Are your marine vapor control personnel due for system training? If they aren’t, chances are good that they soon will be. Facilities with marine vapor control systems (MVCS) must provide training under U.S. Coast Guard (USCG) regulations: Section 33 CFR 154.2030 for transfer/loading facilities and Section 33 CFR 154.2031 for barge cleaning facilities. Failure to provide regular training is not only unsafe, it can also result in significant USCG penalties.
Fortunately, Aura Engineering makes marine vapor control system training simple and easy. Often, we can even use it as an opportunity to save your facility money!
MVCS training is required before your facility’s five-year operational review. If you haven’t had a training from the pros since your last review, it’s time to start planning for training now. The most pressing concern with training, of course, is to stay compliant with USCG regulations. However, training is also a critical tool to keep your personnel safe and efficient when using your system. It’s also a great way to catch issues before they become dangerous and costly problems.
During training, the seasoned control system engineers at Aura can quickly diagnose common shutdown issues. There are many causes of common shutdowns at different facilities, including operators performing unsafe operations such as bypassing alarms and/or shutdowns, as well as equipment that has not been tested and/or maintained as it should be. In addition to training your team on how to operate vapor control systems safely and efficiently, we can also provide affordable solutions to common shutdown issues before a costly catastrophe can occur.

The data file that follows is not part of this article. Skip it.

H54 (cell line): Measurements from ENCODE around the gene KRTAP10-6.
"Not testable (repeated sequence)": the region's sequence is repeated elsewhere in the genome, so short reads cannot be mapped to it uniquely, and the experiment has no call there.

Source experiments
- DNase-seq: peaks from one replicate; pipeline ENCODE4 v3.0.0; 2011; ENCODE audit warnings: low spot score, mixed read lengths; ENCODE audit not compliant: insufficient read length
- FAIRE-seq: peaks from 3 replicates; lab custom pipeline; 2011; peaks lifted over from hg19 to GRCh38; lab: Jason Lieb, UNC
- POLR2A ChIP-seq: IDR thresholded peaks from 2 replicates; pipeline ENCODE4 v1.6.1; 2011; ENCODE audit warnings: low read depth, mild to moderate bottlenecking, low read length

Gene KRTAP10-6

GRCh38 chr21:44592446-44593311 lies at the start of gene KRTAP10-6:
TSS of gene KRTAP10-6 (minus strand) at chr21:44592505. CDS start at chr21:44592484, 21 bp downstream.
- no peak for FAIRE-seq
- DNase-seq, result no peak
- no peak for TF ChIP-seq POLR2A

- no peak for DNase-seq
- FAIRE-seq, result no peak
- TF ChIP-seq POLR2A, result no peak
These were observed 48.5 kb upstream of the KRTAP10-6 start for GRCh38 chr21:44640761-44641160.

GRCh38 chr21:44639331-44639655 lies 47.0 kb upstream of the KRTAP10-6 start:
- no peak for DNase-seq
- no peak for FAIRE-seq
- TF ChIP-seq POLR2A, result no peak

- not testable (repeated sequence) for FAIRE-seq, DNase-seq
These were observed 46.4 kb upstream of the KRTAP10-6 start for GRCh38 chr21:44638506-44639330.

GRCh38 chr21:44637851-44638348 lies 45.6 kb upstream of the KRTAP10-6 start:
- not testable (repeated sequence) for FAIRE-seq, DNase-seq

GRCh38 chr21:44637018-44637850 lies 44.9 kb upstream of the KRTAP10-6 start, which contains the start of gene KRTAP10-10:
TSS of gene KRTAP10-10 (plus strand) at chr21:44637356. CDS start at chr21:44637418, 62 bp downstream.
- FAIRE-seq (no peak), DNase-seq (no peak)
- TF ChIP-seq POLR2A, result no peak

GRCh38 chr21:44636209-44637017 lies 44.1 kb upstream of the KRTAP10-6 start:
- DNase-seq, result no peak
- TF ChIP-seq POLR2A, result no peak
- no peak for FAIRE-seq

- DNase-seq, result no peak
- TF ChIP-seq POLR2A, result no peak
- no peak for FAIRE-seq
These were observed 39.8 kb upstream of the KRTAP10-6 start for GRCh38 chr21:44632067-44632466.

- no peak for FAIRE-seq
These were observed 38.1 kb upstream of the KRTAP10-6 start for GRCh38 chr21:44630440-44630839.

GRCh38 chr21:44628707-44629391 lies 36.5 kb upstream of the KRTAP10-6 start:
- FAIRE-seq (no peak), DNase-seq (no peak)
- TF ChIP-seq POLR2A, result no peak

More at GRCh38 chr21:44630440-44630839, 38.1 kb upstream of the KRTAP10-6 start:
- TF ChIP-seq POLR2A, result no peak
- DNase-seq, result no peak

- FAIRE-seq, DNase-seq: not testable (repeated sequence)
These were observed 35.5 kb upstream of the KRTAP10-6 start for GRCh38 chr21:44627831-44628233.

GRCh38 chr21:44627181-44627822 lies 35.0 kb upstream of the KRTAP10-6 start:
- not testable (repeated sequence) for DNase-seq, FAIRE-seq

As an example, Aura Engineering was once contacted by a facility complaining of continuous high-temperature shutdowns on the VCU. Our team suggested vapor control system training to see if we could track down the cause of the issues. During training, our team discovered that this facility was operating non-inert barges near the inert barge oxygen concentration—running at 8% oxygen instead of 14.7% oxygen. This caused the facility to use far too much natural gas, which was causing the VCU to overheat.
After discussing the issue with the facility personnel, the operators admitted that they had been trained by an operator who was trained by his predecessor, and that operator was trained by a predecessor as well. Training had essentially become a game of telephone over the years and bad practices had developed. We’ve heard many other facilities tell similar stories over the years. Fortunately, VCS training significantly reduced the number of shutdowns.
Discussions with operators during training often allows the Aura team to diagnose pervasive issues that may require one of our skilled technicians or programmers to rectify. Following training, all of the operators at a facility are left with a much better understanding of how to safely and efficiently operate their marine vapor control systems—and their facilities maintain USCG compliance.
If your five-year operational review is coming up or your facility and personnel could benefit from VCS training, contact the experts at Aura Engineering today. Our experienced team can provide comprehensive training anywhere it’s needed, and we can also help diagnose any recurring shutdown issues you’re experiencing, as well. We are happy to provide any maintenance, spare parts, or education necessary to help you fix any issues and avoid them in the future!